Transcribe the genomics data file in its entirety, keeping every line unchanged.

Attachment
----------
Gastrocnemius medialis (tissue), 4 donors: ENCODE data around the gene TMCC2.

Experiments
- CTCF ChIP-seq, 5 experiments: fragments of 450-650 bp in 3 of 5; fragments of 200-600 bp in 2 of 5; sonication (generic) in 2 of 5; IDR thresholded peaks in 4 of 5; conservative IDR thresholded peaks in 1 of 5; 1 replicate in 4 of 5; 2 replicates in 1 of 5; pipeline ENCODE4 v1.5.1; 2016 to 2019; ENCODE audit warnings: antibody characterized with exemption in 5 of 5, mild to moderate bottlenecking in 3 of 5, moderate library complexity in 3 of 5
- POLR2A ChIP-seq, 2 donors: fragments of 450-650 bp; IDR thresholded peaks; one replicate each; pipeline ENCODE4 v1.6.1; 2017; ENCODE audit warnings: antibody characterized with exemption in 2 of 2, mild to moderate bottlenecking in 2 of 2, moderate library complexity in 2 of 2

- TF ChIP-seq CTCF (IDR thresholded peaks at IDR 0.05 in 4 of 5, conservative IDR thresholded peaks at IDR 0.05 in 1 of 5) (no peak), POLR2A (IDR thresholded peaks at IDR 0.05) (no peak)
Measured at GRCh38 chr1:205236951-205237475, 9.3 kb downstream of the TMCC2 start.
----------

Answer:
Gastrocnemius medialis (tissue), 4 donors: ENCODE data around the gene TMCC2.

Experiments
- CTCF ChIP-seq, 5 experiments: fragments of 450-650 bp in 3 of 5; fragments of 200-600 bp in 2 of 5; sonication (generic) in 2 of 5; IDR thresholded peaks in 4 of 5; conservative IDR thresholded peaks in 1 of 5; 1 replicate in 4 of 5; 2 replicates in 1 of 5; pipeline ENCODE4 v1.5.1; 2016 to 2019; ENCODE audit warnings: antibody characterized with exemption in 5 of 5, mild to moderate bottlenecking in 3 of 5, moderate library complexity in 3 of 5
- POLR2A ChIP-seq, 2 donors: fragments of 450-650 bp; IDR thresholded peaks; one replicate each; pipeline ENCODE4 v1.6.1; 2017; ENCODE audit warnings: antibody characterized with exemption in 2 of 2, mild to moderate bottlenecking in 2 of 2, moderate library complexity in 2 of 2

- TF ChIP-seq CTCF (IDR thresholded peaks at IDR 0.05 in 4 of 5, conservative IDR thresholded peaks at IDR 0.05 in 1 of 5) (no peak), POLR2A (IDR thresholded peaks at IDR 0.05) (no peak)
Measured at GRCh38 chr1:205236951-205237475, 9.3 kb downstream of the TMCC2 start.